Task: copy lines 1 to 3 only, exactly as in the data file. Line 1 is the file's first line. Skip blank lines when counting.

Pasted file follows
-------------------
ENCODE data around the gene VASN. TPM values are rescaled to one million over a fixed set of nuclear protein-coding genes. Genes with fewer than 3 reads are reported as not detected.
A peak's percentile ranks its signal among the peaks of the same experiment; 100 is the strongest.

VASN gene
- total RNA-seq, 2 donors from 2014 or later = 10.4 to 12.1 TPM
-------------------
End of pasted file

ENCODE data around the gene VASN. TPM values are rescaled to one million over a fixed set of nuclear protein-coding genes. Genes with fewer than 3 reads are reported as not detected.
A peak's percentile ranks its signal among the peaks of the same experiment; 100 is the strongest.

VASN gene